Impressions of Sarah Skaggs Dance's "The New Ecstatic 2.0"
Abrons Arts Center
February 18-21, 2016
Choreographed by Sarah Skaggs
Performed by Sarah Skaggs and Cori Kresge
Sound Design: Kent Barrett / Costumes: Sherry Harper McCombs / Lighting: Jon Harper
There is no easing into Sarah Skaggs’ The New Ecstatic 2.0. The work begins when, all of a sudden, bright light sets the white marley floor aflame and the screaming strings of Krysztof Penderecki’s Threnody for the Victims of Hiroshima commence. This jarring introduction demands attention and creates an inescapable feeling of unease. When Skaggs and her duet partner Cori Kresge enter the space and present a series of sculptural poses, they embody the intensity and urgency of the setting. Yet there is also something matter-of-fact about their execution; in this high-stress space, they simply exist.
Kresge and Skaggs make a compelling pair. Even when they are dancing side by side and in unison, as they do for much of the work, they remain wholly unique. Usually this manifests in small differences of execution: a slightly different angle in the extension of an arm, or a divergent sense of timing. Sometimes these individualities explode, leading one dancer off into a different movement phrase entirely. But the stray always returns, falling back in step with her partner.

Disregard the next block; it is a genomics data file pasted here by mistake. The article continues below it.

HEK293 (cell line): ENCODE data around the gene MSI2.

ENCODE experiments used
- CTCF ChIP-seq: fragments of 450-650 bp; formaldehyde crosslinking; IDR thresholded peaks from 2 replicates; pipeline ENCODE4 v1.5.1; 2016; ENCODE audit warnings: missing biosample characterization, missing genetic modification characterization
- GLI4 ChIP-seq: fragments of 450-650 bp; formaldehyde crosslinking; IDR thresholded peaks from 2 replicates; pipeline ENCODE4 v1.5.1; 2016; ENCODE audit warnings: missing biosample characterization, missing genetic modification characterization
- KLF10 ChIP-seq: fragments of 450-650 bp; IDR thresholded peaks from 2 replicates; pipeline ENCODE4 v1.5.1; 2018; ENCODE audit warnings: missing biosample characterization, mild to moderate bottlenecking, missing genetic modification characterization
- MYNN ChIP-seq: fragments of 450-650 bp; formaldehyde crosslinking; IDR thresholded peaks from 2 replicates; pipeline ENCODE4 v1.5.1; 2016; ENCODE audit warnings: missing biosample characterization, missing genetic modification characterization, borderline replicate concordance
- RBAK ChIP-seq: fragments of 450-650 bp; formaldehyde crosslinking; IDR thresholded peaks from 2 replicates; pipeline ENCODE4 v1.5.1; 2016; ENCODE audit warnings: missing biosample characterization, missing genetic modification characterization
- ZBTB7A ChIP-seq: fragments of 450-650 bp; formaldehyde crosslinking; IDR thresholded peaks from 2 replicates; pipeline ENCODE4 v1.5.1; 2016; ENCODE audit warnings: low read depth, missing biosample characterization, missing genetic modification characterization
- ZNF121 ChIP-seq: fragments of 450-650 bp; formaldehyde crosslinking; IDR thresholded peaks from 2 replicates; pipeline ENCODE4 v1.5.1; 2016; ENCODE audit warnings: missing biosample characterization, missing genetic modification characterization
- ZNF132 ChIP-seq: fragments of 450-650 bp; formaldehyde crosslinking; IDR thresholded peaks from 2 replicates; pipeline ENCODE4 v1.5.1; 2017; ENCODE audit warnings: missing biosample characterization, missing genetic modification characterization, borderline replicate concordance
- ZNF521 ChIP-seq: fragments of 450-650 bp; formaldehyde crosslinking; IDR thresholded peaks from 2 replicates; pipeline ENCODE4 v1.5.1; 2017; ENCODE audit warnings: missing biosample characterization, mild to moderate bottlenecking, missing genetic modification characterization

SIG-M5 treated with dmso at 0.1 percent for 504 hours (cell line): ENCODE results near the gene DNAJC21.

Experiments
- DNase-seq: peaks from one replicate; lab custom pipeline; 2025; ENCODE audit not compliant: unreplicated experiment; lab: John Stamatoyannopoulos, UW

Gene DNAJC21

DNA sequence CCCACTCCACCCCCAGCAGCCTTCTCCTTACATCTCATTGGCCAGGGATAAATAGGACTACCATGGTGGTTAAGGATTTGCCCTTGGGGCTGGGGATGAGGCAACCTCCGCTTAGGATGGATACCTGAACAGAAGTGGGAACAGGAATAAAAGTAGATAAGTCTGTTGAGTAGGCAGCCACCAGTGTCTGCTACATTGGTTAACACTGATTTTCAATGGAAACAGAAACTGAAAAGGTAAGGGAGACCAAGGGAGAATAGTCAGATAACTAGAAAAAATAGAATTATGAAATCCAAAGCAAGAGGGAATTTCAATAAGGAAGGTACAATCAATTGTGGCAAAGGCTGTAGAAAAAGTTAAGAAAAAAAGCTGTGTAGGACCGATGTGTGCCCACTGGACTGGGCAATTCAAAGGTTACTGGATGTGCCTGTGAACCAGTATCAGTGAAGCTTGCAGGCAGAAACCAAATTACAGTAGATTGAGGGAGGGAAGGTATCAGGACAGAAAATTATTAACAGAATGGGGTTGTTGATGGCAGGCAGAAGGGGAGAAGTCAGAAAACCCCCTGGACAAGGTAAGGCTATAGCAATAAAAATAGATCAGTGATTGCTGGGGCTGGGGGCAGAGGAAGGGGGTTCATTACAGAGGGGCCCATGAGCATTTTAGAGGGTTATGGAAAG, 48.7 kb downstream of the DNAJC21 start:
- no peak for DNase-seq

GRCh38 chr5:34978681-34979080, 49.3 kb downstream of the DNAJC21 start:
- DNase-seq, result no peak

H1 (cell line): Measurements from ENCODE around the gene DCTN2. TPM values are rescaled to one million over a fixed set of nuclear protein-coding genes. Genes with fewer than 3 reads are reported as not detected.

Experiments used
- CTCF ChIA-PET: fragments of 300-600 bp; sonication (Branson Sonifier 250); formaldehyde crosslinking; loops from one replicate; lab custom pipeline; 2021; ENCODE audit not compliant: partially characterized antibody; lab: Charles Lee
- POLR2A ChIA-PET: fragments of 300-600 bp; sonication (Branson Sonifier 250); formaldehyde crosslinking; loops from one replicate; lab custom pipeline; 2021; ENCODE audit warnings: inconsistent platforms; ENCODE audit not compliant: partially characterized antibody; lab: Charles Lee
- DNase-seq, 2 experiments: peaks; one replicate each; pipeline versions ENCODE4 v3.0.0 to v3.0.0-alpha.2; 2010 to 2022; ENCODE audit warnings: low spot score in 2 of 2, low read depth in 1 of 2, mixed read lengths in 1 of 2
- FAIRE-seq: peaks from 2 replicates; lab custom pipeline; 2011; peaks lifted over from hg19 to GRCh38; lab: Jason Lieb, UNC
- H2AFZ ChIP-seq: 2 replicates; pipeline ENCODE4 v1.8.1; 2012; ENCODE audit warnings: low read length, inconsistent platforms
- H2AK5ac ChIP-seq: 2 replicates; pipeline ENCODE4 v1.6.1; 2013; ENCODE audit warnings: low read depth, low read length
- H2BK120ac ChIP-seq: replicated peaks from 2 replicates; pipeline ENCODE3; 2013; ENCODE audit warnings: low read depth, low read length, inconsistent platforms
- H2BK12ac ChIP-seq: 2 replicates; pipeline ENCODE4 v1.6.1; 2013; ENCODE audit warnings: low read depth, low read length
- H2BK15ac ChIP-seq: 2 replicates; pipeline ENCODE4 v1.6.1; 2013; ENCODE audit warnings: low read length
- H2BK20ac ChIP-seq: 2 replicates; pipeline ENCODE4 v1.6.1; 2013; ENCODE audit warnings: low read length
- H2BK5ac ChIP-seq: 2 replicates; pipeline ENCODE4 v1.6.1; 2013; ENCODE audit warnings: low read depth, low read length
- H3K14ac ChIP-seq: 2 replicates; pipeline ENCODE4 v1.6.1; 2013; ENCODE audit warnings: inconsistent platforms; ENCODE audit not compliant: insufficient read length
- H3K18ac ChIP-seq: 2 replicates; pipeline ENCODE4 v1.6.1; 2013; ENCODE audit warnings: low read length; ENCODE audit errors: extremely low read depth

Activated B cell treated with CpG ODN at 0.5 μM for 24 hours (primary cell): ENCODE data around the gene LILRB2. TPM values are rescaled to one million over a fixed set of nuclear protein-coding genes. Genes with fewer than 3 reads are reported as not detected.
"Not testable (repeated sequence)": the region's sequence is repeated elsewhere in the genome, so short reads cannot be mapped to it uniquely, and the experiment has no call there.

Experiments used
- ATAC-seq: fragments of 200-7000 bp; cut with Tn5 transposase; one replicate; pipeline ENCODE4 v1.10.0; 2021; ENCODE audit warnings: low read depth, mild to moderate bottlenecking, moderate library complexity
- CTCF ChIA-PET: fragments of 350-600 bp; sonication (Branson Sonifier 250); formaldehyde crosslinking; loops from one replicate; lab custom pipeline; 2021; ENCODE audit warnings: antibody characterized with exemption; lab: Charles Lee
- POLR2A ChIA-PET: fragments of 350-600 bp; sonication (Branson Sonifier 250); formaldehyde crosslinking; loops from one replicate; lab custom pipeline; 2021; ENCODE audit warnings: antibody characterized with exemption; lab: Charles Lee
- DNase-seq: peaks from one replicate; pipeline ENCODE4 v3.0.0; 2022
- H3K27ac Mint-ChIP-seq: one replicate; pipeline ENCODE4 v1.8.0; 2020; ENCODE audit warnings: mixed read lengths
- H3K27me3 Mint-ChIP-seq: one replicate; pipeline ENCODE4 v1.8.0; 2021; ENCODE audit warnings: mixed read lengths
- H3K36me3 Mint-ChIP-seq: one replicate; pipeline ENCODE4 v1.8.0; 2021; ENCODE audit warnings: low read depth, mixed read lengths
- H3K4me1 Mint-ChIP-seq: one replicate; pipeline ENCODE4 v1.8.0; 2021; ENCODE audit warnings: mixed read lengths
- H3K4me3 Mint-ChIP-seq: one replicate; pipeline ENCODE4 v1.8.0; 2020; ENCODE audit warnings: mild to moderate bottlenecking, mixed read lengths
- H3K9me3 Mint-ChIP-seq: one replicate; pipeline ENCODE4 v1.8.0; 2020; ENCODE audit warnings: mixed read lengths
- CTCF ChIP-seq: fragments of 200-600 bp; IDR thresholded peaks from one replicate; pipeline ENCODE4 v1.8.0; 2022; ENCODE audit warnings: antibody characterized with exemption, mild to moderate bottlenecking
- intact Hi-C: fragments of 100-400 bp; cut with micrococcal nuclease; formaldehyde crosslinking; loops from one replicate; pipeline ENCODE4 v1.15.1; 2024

When one woman has a solo, the other stands at the edge of the stage, watching quietly and patiently. Throughout, Skaggs and Kresge engage in constant nonverbal communication, frequently exchanging deliberate glances though their faces do not betray any emotion.
The New Ecstatic 2.0 is, as its name suggests, the expanded version of a work that Skaggs presented at Danspace Project in 2013. She describes the dance as an investigation of trauma and its effects in a post-9/11 world. The sound score provides the primary emotional drive in this regard. It reflects the range of human response to trauma: grief and anger alongside moments of joy and peace. In addition to Penderecki’s Threnody, Glenn Branca’s joyful yet dark Symphony #3 and the pleading "Casta Diva" aria from Bellini’s opera Norma make appearances. The score’s most soothing moments arrive when it fills with nature sounds, like birdsong and wind.
There is a knowing, meditative quality to Skaggs’ dancing. Kresge, on the other hand, vacillates between calm and wildness. In one especially striking moment, she launches into a series of leaps, lifting high off the floor while staying more or less in the same spot. As she jumps, she tosses her head and shoulders with abandon. It is thrillingly animal. Skaggs watches the whole time, and when Kresge ultimately stops, they pause to stare at one another.
While not always riveting, the work is punctuated by captivating moments. In another memorable instance, Kresge finishes a solo in a pained contortion: her feet spread far apart, knees bent deeply, torso bent over, and arms held uncomfortably behind her back. Skaggs approaches her and carefully adopts the same position. I see you and I am here with you, this moment indicates. The New Ecstatic 2.0’s most striking moments have this sentiment in common, suggesting that collective – not individual – response to a catastrophic event is what most interests Skaggs.
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